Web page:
Tuesday, January 30, 2007

Jewry Duty

It’s only a few steps from what passes for ‘normal’ in this corner of the world. The border isn’t clearly defined. But once you’re inside, you just know you’re there. Here live people who never heard about Louis Pasteur or Louis Armstrong (either one), people who don’t know the difference between Barchetta and bruchetta, many of whom never even ate meat - not only tenderloins and similar delicacies, but even pre-packaged Meal-Mart stuffed peppers. They never heard of the Beatles, Rolling Stones, Elvis Presley or Pink Floyd; most oblivious even to Mordechai Ben David or Avrohom Fried. Many of them never traveled in a vehicle of any kind, most only rode buses. There are cars and cell phones, but technology stops pretty much there. Life here streams at a different dimension. And wonder of wonders, they don't become fatally ill from not watching the Sopranos, they do not expire of not knowing CO2 from H2O, and the fact that they are ignorant of recent world history doesn't turn them into monsters. Although they despise a culture in which the biggest promoters of smut become billionaires, they do not slam airplanes into buildings, and do not decapitate anyone. To the best of my knowledge, this abysmal ignorance hasn't brought them to die of hunger, epidemy, or to break out in tribal warfare. They do not slaughter each other, neither the adherents of different cultures and religions. There are many "open houses" here - houses in which anyone can step at any time, and will be fed and accommodated, no questions asked. They are peaceful people who spend most of their time learning, davening and engaging in simple craftsmanship or trades.

Yet, for some reason, these are among the most hated people on planet Earth. Not only by the secularist-communist kibbutz movement, but even by many torah-observant Jews. How can anyone call these people, despite their flaws and faults, “stormtrooping tsnius nazis” and similar epithets? Is it a subconscious recognition that authentic Judaism –inasmuch as such a thing exists today- lies within a two square-blocks area in Yerushalayim that generates such animosity?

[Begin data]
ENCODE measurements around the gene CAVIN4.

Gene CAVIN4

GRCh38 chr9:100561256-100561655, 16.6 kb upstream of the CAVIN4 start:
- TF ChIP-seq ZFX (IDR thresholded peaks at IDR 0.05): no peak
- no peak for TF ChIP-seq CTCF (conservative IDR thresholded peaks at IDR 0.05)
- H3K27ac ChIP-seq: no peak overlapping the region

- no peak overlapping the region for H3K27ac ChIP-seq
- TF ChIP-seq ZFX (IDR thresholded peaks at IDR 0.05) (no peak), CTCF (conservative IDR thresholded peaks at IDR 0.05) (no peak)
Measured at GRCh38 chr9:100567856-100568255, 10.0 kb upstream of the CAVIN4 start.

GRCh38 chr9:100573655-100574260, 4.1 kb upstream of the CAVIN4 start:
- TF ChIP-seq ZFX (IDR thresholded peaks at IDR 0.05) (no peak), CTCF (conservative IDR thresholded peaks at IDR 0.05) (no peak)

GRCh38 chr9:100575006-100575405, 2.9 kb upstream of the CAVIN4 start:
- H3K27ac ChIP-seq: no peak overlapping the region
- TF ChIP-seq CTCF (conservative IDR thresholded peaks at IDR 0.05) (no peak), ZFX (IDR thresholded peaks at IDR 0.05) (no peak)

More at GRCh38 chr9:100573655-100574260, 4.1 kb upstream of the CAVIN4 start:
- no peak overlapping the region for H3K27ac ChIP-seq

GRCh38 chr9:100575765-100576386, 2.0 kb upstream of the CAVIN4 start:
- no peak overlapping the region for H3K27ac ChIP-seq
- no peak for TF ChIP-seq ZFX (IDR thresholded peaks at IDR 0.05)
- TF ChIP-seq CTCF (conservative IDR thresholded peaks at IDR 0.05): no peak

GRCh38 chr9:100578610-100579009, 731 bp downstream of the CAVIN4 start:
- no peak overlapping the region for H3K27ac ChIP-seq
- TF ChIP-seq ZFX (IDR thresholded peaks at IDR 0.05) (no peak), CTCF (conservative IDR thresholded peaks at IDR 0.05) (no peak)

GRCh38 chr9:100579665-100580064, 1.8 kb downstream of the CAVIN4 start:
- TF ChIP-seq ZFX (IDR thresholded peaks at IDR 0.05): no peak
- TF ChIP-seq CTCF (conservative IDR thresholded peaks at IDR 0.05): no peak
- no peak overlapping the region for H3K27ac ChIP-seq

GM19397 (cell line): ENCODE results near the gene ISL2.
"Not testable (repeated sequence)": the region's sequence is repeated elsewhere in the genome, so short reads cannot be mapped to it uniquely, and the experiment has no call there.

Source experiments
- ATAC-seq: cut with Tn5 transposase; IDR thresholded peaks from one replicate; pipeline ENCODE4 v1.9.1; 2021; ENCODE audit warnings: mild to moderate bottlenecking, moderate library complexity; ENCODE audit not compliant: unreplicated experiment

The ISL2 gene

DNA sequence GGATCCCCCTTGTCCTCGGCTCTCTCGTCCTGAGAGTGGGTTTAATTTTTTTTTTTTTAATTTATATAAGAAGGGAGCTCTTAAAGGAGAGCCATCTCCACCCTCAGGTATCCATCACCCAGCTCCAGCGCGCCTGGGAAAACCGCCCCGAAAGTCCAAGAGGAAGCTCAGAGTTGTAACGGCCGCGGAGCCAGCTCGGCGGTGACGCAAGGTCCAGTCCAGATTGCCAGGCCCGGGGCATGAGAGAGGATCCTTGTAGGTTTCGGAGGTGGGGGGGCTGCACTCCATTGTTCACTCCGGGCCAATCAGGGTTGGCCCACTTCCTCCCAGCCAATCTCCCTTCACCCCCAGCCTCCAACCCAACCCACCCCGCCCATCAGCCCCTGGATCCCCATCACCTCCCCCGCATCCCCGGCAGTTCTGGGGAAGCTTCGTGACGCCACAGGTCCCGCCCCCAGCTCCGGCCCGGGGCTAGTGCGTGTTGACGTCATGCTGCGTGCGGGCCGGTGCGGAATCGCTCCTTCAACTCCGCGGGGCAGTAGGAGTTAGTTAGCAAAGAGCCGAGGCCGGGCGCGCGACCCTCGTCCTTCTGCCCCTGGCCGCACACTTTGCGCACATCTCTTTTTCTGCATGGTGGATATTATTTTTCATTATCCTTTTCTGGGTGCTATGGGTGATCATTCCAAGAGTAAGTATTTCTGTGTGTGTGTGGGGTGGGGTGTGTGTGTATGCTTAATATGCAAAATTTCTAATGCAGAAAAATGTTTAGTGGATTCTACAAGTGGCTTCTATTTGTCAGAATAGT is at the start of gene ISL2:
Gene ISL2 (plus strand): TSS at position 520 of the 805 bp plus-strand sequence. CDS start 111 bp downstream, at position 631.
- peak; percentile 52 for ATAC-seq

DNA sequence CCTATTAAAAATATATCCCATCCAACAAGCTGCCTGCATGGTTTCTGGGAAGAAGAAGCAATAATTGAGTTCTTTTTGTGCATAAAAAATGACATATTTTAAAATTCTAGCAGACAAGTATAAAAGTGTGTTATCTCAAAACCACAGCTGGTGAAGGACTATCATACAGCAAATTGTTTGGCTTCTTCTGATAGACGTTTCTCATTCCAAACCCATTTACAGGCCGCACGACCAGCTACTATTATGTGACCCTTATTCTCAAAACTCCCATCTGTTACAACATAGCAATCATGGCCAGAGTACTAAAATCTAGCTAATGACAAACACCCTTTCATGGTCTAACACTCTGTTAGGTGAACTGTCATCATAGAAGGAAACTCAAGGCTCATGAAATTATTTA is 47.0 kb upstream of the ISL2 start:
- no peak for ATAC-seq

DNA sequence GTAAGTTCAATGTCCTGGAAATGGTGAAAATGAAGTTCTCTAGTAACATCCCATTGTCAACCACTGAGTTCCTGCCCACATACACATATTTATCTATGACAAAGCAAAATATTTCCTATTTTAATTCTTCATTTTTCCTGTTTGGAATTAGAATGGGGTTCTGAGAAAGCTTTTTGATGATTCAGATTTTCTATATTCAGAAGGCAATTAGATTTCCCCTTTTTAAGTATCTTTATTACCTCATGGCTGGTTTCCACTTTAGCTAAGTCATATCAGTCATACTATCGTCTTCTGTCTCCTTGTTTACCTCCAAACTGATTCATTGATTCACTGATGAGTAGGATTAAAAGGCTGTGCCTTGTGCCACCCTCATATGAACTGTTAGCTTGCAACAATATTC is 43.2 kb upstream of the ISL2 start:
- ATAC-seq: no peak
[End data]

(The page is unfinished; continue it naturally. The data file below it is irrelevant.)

The times when a majority of Jews had a clear idea about what Judaism really is, and actually practiced it, were unfortunately short, few and distant. To dismiss anything that doesn’t confirm to the strict confines of Old Jerusalem life would be foolish at best, yet denying that they carry the rest of the Jewish world on their shoulders – even if indirectly – is equally foolish. After all, their seclusion from modern life and its scientific and technologic advantages is largely possible because they themselves rely on it. Many of their supporters, suppliers and other providers of assistance are religious Jews living a very different life. The fact of the matter is, however, that any ideological deviance from the strict traditional consensus resulted in total severance from the Jewish nation. The Reform and Conservative movements today can be considered ‘Jewish’, only by strict racial definition – if at all. At their beginnings, these movements had no significant practical differences from the original national nucleus. But after a relatively short time, any semblance of Judaism was altered beyond recognition. It may sound as a vicious cheap shot, but sadly, it is hard to deny that Modern Orthodoxy and the Mizrahi movement are headed in a similar direction. And the general Haredi society is practically moving toward Modern Orthodoxy. Does this explain the rigid blockade and seeming detachment of contemporary Yeshivish leadership? Is it possible that they deem, for the long-term benefit of the klal, better to erect seemingly irrational walls around a minuscule lodge in order to protect its integrity? I can’t answer these questions. I can only theorize that just as an onion bulb has layer upon layer protecting the core, so too our nation has a core protected by numerous “layers”. At a certain point the layers become dry and brown – beyond that everything clinging to the onion is either dirt or parasites. Whether “true Yiddishkeit” inherently demands a strict Nietzschean “only the fittest survive” type of rule is debatable. Maybe in the times when the entire klal Yisroel lived on their land this was the case, as we find in the times of Chizkiyahu, that even young children were experts in hilchos tum’ah vetaharah, and the Jews were regularly castigated at every misstep. After the destruction it is perhaps impossible to achieve such levels, and our mere survival possibly relies on incorporating a more tolerant approach and a wider range of outlooks. There still is, however, a red line not to be crossed. Once Toraic principles are distorted or explained away, with all the good will, falsifiers have to be identified as such, and ties have to be severed with them.